From Longman Dictionary of Contemporary Englishsnubsnub1 /snʌb/ verb (snubbed, snubbing) [transitive] IGNOREREJECT/NOT ACCEPTto treat someone rudely, especially by ignoring them when you meet the boys who had snubbed her in high school→ See Verb table
Examples from the Corpussnub• That offer, too, has been snubbed.• High-schoolers will often snub anyone they feel is different or strange.• When the college invited him to speak, he was snubbed by students who felt his policies were unfair to minorities.• The senator was furious. ""How would you feel if you'd been snubbed by the wife of your president?''• I hope the stuffy Royals who snubbed her now appreciate her honesty.• They snubbed his invitation to a meeting of foreign ministers at the UN in New York.• The foredeck man snubbed it on the cleat.• I couldn't believe Simon had snubbed me at the party.• Executives who had once snubbed Miller were now calling him to chat.• The editors' snubbing of their contributions would one day prove shortsighted.• The experimenters there for the most part snubbed the newcomer.• And since Al has decided to snub the press, he is in the unfortunate position of having to answer for him.• Rosanna felt snubbed when she wasn't invited to the wedding.snubsnub2 noun [countable] IGNOREREJECT/NOT ACCEPTan act of snubbing someone Eisenhower saw the action as a deliberate snub.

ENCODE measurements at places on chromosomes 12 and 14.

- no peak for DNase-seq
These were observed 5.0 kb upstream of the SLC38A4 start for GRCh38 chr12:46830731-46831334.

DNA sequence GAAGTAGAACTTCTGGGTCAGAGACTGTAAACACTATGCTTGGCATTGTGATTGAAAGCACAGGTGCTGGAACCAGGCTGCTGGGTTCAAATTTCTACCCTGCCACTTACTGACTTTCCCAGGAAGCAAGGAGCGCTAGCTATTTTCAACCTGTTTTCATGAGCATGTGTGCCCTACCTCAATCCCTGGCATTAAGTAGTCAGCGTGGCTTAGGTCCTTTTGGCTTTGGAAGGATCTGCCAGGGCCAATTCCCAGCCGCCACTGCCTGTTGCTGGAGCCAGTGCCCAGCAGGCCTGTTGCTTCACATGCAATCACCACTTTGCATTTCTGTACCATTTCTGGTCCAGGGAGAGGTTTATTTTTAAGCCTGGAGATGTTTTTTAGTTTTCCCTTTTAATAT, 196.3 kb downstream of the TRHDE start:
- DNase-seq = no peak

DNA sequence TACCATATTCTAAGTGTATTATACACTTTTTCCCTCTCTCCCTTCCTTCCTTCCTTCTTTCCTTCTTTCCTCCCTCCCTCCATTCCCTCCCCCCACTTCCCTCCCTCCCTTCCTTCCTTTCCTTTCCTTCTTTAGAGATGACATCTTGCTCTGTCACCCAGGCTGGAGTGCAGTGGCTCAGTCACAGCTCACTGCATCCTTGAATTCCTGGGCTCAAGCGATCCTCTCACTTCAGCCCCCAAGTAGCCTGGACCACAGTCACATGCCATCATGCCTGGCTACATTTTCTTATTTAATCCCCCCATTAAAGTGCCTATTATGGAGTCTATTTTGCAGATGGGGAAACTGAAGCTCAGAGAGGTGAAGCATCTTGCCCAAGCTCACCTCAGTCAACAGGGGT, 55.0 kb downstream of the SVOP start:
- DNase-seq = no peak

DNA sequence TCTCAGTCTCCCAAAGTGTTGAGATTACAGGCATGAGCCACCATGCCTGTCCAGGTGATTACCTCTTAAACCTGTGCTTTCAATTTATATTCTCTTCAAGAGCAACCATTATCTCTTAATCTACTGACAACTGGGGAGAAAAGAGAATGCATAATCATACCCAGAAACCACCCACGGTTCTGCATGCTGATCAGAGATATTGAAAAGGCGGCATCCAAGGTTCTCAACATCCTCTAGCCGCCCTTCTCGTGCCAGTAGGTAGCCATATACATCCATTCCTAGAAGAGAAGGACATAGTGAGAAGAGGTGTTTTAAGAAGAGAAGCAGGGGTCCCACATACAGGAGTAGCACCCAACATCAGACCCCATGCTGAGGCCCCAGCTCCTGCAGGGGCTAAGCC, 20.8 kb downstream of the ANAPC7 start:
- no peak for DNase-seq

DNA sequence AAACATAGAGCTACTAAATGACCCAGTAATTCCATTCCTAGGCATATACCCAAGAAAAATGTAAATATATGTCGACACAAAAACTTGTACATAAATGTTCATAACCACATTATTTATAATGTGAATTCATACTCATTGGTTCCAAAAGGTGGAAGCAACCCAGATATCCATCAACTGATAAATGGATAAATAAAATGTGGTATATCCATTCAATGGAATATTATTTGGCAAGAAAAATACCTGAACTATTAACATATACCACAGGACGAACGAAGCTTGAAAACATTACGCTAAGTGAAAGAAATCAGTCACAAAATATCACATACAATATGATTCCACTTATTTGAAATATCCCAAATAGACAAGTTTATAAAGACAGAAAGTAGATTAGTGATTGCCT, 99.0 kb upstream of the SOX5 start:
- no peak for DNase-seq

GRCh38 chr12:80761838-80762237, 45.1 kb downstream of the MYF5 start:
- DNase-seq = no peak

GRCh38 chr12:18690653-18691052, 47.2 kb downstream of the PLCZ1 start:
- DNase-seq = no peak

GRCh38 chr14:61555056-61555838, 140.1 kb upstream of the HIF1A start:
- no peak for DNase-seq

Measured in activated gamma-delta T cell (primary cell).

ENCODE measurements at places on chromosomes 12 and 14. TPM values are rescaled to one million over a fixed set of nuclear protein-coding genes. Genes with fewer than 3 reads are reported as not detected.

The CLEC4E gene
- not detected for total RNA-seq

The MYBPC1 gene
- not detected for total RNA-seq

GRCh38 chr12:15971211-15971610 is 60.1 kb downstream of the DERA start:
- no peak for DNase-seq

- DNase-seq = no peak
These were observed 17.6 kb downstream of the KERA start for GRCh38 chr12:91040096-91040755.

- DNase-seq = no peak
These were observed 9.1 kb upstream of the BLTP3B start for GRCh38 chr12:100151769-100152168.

Examples from the Corpussnub• Her absence was not intended as a snub.• But Clinton refused to leave his home state of Arkansas and this was interpreted as a snub to Major.• The assistant director took it as a snub when he was not invited to the conference.• Male speaker It's not a snub.• Charles Howard had just delivered me a colossal snub.• The mayor's comments were not meant as a deliberate snub to the French visitors.• President Clinton's nomination represents a double snub say critics.• In the office, we avenge slight slights with small snubs.• Actually, these snubs from Shaw have the effect of making one curious about Eugene Scribe.• Rebel Despite this snub, Johnston has been careful to avoid a public row at Goodison.Origin snub1 (1300-1400) Old Norse snubba “to criticize angrily”